The great number of antiretrovirals available to set up a potent end durable therapy poses many questions in terms of decision. We are not referring to solutions as defined by guidelines, that usually define a sort of “standard way to deal with”. We are more interested to explore strategies of innovation that could arise from different approaches that take into account which drugs we could use in a different way, taking into account the main issues we are facing in these hard days. On one side we have financial constraint –it’s true-, but on the other side we are sitting on a great success: HIV/AIDS is now a chronic condition; the therapeutic armamentarium is crowded and neither potency neither efficacy are still on discussion. On stage, there are key issues like compartmentalization, simplification, future options and –mainly- safety.
In order to address these issues we met four experts in order to speculate –on the ground on the present data- which could be the spaces for different, may be future, options in terms of strategies dealing with HIV as chronic infection and HAART as chronic therapy.
We chose the experts from different fields (and persona attitude) in order to draw the picture as complete as possible: David Back because he is the leading expert in terms of HIV/AIDS pharmacology applied to clinical decision; José Gatell, because he is a clinicians who worked in HIV/AIDS since the beginning; Mark Weinberg because he is a basic science researcher working on translational approach, also adopting radical positions: he was one of the first to claim for microbiocides and now –once again- he is supporting a non-traditional use of antiretrovirals like PREP (as you can read in the box, pag x); Mark Nelson, a real provocative clinician who seek to define innovative way to deal with ARV, lying in the tradition –as only an English man can do.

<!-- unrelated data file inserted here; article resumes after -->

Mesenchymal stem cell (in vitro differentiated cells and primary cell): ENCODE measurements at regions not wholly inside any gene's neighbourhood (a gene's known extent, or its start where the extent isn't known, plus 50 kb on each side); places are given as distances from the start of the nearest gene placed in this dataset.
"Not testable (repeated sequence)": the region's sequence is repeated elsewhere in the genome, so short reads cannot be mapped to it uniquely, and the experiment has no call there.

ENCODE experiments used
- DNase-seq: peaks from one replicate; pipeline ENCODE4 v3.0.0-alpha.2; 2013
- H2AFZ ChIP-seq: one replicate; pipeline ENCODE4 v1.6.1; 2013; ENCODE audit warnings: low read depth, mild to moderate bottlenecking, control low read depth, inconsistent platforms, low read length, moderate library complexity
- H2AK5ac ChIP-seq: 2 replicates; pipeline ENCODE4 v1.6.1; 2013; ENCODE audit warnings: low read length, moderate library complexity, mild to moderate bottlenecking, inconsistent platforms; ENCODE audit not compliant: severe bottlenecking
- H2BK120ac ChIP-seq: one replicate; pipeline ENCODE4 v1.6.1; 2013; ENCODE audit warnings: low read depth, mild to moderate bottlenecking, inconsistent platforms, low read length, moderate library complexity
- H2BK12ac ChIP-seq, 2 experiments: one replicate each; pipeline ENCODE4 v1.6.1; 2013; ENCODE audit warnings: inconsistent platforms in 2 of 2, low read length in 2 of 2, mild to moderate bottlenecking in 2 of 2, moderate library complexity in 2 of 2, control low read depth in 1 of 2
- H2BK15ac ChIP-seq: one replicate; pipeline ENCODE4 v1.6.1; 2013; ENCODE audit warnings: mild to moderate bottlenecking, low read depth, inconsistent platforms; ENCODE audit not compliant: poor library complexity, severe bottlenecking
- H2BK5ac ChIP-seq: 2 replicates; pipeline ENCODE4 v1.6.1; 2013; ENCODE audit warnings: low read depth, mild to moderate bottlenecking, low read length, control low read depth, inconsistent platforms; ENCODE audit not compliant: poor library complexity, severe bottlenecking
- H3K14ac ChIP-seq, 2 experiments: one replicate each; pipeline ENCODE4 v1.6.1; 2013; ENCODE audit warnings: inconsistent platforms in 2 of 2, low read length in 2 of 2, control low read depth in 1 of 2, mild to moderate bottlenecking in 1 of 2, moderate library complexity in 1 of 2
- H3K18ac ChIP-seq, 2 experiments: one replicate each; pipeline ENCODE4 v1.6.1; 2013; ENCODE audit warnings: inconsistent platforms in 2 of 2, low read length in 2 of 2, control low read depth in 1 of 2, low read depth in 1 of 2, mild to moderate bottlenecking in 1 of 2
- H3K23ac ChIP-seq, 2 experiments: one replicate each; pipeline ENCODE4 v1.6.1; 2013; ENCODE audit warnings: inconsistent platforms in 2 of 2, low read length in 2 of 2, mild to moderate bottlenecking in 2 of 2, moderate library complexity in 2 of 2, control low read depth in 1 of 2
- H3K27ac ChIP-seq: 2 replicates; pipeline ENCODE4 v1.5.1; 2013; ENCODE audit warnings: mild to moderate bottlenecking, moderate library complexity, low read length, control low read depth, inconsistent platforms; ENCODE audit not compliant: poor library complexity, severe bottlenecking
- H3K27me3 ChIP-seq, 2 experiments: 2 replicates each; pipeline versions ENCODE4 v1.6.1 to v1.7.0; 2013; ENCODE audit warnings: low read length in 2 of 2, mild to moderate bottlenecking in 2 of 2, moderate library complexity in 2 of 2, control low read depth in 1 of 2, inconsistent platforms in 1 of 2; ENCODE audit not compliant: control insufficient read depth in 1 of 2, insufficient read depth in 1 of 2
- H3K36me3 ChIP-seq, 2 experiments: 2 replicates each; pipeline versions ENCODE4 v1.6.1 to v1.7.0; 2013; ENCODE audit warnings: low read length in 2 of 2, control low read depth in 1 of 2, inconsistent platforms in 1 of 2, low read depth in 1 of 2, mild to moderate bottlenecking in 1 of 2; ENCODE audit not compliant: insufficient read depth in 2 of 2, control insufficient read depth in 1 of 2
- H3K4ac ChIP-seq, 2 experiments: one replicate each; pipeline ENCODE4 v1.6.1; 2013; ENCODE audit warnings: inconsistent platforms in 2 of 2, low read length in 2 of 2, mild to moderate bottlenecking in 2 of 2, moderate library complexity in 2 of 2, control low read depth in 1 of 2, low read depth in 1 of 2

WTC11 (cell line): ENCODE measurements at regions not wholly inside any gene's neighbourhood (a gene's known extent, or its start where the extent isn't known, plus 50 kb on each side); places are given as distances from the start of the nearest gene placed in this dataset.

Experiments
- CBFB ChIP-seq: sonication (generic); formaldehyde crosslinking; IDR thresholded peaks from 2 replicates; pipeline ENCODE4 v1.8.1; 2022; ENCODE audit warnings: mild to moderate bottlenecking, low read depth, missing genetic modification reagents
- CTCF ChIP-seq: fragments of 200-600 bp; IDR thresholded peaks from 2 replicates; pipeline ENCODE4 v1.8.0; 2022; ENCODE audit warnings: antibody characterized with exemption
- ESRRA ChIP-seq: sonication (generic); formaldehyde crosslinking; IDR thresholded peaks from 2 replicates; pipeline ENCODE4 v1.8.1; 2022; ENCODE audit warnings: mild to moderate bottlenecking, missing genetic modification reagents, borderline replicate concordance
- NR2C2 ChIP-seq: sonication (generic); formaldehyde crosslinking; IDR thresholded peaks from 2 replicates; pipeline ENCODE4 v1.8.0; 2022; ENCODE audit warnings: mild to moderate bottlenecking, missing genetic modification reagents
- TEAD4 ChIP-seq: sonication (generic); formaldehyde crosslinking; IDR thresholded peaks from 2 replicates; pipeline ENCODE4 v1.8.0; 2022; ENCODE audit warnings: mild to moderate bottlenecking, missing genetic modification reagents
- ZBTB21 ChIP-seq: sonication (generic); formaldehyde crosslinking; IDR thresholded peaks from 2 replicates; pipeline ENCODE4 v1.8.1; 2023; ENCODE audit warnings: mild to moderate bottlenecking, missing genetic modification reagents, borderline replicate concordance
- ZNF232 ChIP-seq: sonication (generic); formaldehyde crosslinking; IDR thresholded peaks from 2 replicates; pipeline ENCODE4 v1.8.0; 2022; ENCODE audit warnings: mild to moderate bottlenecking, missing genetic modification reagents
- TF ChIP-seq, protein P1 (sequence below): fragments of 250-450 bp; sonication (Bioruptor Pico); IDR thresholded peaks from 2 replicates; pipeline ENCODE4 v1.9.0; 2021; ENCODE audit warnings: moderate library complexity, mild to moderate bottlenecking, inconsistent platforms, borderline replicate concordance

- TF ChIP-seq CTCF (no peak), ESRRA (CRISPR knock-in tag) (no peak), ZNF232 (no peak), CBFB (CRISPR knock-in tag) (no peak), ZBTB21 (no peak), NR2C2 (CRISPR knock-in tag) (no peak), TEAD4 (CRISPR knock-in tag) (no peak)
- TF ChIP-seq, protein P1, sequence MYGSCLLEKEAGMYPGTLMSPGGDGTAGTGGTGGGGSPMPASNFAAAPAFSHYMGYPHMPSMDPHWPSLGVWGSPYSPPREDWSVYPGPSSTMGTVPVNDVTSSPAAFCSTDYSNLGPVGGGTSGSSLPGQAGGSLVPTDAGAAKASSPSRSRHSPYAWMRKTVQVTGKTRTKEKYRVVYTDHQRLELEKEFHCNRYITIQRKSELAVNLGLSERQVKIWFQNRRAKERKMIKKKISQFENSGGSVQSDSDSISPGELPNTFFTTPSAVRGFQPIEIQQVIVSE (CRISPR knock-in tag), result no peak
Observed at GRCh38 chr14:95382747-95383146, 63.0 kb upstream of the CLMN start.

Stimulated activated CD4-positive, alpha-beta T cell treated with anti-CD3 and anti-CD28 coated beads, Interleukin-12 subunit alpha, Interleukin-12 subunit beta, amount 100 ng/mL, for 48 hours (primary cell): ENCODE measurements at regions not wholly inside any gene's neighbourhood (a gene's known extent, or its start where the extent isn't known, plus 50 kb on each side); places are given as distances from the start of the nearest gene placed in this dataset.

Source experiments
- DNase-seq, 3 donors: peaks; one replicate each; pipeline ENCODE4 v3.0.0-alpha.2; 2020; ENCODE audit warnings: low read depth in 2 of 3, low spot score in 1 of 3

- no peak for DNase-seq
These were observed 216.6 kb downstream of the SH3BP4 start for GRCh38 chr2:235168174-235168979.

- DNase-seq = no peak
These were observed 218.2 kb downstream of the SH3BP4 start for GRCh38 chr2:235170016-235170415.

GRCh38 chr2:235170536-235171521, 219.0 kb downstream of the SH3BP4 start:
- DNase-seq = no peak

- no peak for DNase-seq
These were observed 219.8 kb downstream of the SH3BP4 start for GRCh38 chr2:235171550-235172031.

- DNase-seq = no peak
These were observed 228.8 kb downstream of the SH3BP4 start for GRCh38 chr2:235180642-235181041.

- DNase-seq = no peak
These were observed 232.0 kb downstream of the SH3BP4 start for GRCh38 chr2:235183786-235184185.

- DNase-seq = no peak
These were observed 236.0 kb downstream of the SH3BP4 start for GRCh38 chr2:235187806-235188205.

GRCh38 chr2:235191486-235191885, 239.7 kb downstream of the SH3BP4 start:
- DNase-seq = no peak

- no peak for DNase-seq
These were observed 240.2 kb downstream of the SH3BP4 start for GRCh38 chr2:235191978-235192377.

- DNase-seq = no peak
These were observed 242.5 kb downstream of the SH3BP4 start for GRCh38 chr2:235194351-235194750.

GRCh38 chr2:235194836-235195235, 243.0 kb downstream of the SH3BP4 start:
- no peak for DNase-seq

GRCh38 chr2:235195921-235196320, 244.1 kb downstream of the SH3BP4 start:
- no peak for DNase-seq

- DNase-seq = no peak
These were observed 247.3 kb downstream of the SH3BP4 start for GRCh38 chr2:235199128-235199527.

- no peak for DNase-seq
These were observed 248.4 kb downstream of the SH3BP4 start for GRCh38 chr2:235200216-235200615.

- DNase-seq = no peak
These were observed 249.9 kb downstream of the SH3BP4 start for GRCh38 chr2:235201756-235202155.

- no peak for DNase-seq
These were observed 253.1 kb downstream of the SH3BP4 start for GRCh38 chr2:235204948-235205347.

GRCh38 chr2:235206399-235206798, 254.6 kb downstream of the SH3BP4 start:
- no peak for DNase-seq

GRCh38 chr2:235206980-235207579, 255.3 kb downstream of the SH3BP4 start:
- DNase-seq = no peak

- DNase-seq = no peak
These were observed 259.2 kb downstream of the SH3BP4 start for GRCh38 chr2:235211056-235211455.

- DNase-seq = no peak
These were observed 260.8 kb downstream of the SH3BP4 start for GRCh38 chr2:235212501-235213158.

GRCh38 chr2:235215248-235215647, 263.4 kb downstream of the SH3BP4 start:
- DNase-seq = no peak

The following pages aim to be an open door to the possible and to the future: a door that could be used by anyone of our readers, who wants to say something and adding his/her opinion about these topics.
Closing this issue of HAART FDA decided to approve the first drug to prevent HIV infection.
We had already decided to put a box on this “non conventional use of ARV”. We will be back on this topic for many reasons, not only medical but also sociological and cultural.
Everyone who would send us his/her comment on PREP and FDA approval to join the forum will be welcome.
Articolo presente in – HAART and correlated pathologies n. 15 –